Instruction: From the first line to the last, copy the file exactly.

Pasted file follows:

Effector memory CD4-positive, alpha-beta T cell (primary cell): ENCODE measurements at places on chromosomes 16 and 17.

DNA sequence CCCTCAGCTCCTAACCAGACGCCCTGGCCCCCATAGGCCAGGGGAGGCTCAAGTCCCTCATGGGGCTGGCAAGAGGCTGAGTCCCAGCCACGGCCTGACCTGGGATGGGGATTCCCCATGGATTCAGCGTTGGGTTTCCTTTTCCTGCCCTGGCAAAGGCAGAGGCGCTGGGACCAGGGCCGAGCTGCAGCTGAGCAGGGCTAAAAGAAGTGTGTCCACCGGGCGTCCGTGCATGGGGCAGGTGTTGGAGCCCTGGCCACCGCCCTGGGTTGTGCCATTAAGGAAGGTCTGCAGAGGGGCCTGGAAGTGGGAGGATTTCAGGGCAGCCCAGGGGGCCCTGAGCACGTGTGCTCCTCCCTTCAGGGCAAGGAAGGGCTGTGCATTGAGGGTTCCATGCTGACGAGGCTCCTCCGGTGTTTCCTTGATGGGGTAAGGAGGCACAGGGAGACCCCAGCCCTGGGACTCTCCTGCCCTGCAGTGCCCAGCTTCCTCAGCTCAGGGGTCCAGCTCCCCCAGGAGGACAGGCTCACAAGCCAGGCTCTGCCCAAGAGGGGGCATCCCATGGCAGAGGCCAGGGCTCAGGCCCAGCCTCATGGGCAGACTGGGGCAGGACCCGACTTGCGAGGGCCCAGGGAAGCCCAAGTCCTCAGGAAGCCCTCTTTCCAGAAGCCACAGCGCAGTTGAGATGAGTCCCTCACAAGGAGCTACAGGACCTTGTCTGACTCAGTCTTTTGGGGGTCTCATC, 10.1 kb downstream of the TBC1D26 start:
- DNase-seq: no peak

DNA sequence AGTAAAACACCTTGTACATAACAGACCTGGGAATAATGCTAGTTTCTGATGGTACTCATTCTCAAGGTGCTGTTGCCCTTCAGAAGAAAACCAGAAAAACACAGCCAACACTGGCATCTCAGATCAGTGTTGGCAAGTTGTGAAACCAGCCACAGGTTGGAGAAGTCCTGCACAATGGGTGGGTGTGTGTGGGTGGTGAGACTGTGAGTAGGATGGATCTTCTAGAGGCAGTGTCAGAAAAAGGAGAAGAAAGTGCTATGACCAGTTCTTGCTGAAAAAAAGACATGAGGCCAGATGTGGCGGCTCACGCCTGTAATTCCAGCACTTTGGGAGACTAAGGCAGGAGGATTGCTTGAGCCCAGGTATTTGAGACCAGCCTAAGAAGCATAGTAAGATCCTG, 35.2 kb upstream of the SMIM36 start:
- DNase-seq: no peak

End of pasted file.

Effector memory CD4-positive, alpha-beta T cell (primary cell): ENCODE measurements at places on chromosomes 16 and 17.

DNA sequence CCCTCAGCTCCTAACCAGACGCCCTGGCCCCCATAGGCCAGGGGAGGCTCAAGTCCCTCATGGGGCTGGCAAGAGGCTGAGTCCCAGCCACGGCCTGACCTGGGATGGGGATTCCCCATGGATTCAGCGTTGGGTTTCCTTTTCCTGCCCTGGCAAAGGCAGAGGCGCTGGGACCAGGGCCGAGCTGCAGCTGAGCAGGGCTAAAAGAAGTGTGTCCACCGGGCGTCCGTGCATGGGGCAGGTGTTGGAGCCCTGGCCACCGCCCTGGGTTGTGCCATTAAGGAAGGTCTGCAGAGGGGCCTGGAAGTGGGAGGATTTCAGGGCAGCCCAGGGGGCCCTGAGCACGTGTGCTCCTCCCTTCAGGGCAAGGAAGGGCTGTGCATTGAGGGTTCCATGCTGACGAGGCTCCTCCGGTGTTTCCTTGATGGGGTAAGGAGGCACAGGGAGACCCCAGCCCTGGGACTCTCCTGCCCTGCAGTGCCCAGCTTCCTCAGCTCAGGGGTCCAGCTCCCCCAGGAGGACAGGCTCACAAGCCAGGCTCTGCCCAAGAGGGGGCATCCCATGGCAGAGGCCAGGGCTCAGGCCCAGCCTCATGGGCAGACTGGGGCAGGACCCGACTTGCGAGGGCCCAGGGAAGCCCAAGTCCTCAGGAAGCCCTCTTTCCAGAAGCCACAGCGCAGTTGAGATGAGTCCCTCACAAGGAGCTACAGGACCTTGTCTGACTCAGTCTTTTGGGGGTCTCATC, 10.1 kb downstream of the TBC1D26 start:
- DNase-seq: no peak

DNA sequence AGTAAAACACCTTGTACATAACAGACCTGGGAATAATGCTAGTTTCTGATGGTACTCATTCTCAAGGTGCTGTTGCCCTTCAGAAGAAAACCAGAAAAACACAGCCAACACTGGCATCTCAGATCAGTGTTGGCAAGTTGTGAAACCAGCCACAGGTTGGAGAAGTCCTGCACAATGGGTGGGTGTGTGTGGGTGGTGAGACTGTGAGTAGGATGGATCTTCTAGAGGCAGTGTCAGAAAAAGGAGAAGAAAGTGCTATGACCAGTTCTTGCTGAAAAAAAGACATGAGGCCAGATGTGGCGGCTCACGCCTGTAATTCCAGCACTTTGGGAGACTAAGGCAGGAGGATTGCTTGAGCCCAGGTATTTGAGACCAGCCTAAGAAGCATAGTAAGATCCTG, 35.2 kb upstream of the SMIM36 start:
- DNase-seq: no peak